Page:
Last summer, I had the opportunity to spend some time in Kansas City. Aside from spending time becoming acquainted with a great guy, I made myself useful and photographed Food Now—a fun, festive foodie event held in the city’s West Bottoms. Turns out, one of my images from that evening now graces the cover of Edible Kansas City. On the back cover is a Food Now photograph, advertising this year’s event.
A big shout out and thank you to Tamara at EdibleKC for making this happen!
Anyone who drives between Indianapolis and Chicago should know well the billboards advertising Fair Oaks Dairy Farm that sideline I-65. I’ve personally driven past the exit for Fair Oaks Farms a countless number of times, always with a thought in my mind to stop and visit. Two weekends ago, I finally made good on that thought.
Located in northwest Indiana, this dairy farm is the “largest agritourism destination in America.” Large doesn’t even begin to describe Fair Oaks Farm. And “agritourism” is somewhat a misnomer, too. In reality, the farm is a massive cow-themed amusement park focused on enticing families (and, more importantly, their kids) to dairy heaven.
There is plenty that could be said of this expansive enterprise, but several resources (see “Further Reading” below) give fair account of what you might expect to see—and feel—if you were to visit Fair Oaks Farm. For now, I’ll simply allow my images give you a visual sneak peak.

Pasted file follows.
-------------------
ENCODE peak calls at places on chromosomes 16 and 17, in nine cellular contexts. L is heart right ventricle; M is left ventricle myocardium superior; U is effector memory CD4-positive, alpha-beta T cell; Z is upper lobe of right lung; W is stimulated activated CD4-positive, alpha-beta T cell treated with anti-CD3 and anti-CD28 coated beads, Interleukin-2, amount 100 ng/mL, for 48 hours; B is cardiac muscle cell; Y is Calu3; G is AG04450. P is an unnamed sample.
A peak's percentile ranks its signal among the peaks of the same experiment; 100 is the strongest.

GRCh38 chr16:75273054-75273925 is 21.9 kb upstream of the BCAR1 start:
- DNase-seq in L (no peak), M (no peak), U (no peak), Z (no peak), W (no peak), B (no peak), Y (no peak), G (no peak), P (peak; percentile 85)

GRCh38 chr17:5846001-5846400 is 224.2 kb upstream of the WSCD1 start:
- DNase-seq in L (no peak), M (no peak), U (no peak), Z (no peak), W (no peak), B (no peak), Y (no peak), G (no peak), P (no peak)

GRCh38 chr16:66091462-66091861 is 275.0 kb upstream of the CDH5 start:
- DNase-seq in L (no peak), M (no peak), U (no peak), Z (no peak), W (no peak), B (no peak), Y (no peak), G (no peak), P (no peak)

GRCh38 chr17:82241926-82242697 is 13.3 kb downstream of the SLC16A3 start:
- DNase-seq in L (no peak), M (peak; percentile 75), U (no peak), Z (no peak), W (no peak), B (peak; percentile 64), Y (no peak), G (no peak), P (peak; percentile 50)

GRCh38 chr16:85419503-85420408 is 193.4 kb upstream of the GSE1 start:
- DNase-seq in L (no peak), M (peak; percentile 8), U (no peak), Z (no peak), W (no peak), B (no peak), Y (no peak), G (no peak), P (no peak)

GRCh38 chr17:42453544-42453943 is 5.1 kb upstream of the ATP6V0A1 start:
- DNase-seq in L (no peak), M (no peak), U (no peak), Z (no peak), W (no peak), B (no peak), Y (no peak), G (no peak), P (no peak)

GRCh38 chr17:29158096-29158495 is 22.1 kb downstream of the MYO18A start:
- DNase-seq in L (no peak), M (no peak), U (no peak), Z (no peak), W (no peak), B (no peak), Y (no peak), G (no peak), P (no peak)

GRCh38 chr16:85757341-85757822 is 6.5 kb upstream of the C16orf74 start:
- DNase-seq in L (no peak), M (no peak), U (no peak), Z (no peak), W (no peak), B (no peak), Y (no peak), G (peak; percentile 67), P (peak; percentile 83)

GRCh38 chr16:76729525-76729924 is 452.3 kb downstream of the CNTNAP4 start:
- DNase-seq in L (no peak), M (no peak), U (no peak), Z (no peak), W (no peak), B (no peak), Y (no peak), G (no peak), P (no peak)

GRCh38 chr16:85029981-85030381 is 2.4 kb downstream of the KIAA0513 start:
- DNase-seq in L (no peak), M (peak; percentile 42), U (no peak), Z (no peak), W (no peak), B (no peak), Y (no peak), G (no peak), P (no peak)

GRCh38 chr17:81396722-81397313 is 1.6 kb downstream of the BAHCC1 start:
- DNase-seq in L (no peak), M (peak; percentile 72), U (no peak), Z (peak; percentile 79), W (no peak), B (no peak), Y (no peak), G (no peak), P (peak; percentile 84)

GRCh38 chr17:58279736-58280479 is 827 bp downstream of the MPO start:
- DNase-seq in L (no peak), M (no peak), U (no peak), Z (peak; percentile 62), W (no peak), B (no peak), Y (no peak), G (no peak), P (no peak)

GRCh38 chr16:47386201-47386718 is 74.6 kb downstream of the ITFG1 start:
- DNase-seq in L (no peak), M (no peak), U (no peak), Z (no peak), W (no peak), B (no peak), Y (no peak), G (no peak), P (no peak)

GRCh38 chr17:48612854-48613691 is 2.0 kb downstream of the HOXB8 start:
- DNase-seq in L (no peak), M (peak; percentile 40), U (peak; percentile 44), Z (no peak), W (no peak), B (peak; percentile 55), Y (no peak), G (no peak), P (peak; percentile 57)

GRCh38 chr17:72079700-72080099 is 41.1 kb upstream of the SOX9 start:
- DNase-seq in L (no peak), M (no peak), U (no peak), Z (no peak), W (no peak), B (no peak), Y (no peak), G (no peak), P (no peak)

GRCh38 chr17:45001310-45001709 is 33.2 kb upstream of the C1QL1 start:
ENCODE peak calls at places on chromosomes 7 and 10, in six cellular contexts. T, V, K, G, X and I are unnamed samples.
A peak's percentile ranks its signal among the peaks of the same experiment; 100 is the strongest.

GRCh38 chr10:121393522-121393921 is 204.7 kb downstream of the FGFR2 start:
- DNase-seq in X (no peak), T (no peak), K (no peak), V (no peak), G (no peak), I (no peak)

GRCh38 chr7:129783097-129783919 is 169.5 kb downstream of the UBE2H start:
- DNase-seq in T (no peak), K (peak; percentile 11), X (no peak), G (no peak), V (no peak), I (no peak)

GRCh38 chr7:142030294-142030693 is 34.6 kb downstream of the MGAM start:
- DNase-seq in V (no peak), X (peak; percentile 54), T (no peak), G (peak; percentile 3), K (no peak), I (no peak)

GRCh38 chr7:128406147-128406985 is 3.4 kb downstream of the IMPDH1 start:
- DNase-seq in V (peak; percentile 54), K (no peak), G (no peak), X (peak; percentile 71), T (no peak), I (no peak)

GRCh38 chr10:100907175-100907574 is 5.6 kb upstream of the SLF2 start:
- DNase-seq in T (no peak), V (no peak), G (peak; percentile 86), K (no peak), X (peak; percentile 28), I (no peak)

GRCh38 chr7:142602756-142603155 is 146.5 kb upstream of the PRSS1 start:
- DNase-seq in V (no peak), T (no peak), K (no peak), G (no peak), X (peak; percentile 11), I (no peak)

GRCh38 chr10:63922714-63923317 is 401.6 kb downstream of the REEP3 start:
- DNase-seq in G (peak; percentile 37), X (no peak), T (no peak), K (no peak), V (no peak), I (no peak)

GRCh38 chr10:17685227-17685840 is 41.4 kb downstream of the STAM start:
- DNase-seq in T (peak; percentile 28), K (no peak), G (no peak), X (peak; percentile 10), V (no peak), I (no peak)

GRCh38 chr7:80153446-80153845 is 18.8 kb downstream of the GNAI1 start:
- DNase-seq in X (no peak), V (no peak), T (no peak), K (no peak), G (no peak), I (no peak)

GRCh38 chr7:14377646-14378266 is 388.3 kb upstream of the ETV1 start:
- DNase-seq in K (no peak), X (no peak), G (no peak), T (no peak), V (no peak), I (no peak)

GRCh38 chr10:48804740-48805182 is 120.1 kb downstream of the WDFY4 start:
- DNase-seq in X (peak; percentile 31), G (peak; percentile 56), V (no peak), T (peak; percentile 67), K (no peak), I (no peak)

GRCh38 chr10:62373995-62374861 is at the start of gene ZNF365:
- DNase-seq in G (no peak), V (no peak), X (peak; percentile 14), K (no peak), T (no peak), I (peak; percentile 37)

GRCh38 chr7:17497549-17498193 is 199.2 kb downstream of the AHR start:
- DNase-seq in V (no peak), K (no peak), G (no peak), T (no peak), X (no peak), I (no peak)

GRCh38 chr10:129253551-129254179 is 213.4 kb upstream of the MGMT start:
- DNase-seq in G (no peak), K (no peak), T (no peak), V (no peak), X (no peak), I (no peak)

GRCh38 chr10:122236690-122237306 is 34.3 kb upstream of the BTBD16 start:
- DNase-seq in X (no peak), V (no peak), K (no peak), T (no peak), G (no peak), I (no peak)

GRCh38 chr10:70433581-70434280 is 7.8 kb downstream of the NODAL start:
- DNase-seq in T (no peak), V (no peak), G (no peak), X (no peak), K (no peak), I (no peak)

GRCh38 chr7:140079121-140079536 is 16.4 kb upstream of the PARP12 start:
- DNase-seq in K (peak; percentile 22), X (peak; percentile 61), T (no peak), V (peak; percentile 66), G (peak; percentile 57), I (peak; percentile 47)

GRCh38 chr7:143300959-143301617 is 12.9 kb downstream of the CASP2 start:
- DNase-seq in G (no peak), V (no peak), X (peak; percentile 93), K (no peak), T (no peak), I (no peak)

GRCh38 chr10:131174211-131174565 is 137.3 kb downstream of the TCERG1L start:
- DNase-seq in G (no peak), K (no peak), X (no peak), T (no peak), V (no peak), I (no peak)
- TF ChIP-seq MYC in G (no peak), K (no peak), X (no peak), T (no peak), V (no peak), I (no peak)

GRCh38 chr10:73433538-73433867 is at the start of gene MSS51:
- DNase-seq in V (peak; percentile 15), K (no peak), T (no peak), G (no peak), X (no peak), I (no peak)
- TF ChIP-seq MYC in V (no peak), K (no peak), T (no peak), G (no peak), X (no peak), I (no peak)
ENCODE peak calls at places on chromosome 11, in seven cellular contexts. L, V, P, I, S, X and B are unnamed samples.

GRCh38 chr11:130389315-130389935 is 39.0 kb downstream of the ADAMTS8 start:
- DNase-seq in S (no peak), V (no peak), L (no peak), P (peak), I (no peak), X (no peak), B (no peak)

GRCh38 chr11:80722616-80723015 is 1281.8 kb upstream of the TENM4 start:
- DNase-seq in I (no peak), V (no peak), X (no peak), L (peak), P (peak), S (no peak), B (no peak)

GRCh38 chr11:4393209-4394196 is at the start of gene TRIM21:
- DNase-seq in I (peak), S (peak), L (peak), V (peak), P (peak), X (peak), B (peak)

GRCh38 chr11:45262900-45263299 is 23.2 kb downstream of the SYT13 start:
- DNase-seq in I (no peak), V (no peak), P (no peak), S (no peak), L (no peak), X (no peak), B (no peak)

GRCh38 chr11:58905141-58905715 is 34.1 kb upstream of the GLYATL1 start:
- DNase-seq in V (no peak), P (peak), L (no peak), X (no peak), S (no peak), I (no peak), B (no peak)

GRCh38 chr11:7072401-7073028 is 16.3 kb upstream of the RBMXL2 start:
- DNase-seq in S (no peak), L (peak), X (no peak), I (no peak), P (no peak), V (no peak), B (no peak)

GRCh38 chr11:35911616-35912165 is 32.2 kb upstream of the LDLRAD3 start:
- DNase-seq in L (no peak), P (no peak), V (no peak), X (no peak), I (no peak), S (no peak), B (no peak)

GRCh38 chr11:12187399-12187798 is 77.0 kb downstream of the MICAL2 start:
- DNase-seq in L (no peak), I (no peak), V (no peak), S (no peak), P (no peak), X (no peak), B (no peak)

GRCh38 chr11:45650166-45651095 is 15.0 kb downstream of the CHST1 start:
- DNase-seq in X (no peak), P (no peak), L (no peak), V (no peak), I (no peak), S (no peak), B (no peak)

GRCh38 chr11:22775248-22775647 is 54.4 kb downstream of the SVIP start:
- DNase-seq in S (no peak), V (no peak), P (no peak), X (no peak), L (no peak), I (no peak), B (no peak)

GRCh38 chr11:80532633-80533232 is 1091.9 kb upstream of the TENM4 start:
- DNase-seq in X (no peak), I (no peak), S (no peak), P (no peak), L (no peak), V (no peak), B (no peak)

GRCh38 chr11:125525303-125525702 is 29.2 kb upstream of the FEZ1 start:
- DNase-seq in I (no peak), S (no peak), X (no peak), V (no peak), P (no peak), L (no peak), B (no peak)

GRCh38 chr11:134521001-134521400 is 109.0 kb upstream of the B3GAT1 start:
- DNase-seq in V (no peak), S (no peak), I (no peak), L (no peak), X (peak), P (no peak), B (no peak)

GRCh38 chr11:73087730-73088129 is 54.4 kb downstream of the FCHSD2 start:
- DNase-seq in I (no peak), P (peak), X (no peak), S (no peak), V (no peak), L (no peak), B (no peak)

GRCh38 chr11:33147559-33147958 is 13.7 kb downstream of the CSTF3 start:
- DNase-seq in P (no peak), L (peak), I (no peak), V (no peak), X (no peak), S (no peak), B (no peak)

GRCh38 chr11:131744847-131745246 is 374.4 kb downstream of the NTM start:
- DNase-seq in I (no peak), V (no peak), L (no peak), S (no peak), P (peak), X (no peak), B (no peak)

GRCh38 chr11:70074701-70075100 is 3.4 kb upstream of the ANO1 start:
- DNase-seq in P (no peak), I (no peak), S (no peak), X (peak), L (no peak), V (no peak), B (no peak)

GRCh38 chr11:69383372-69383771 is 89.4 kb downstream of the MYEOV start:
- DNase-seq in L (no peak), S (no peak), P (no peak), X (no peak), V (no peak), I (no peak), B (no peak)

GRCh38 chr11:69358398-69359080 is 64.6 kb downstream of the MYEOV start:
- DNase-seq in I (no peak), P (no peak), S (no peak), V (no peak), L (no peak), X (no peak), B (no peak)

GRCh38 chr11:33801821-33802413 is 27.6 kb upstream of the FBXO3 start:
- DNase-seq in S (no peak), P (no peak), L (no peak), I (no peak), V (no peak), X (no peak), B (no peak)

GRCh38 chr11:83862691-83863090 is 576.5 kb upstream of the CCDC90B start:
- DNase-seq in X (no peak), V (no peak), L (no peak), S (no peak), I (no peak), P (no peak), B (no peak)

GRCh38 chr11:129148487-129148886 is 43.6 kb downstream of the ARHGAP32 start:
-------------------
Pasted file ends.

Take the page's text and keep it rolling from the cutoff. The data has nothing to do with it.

Have you visited Fair Oaks Farm? Share your experience in the comments.
- For a take on this King of Agritourism, check out Roadside America’s review.
- To understand the economic value of farms like Fair Oaks, read this 2012 article by the American Enterprise Institute.
- To read how Fair Oaks Farm compares to a small Vermont dairy farm, read Barry Estabrook’s comments from The Atlantic.
Cows enter the milking rotunda, are hooked up to a milking machine, and take a circular ride. The milking machine automatically falls off the udder when there is no more milk. At the end of the “ride,” cows enter back into the barn.
Behind the main Visitor’s Center at Fair Oaks Farm is a well-manicured “amusement park” arena, complete with games, gardens, and go-karts. On the right, a large cow welcomes visitors to the “Birthing Barn.”
A baby (female) heifer sits in her shelter outside the main barns at Fair Oaks Farm in Northwest, Indiana. The baby cows stay in these pens for two years after which they are brought in with the larger herd and bred.
More games and kid-friendly attractions fill the Visitor’s Center at Fair Oaks Farm. Kid-centric media (playing on large screens on the milk carton in back) inform kids why drinking milk is important.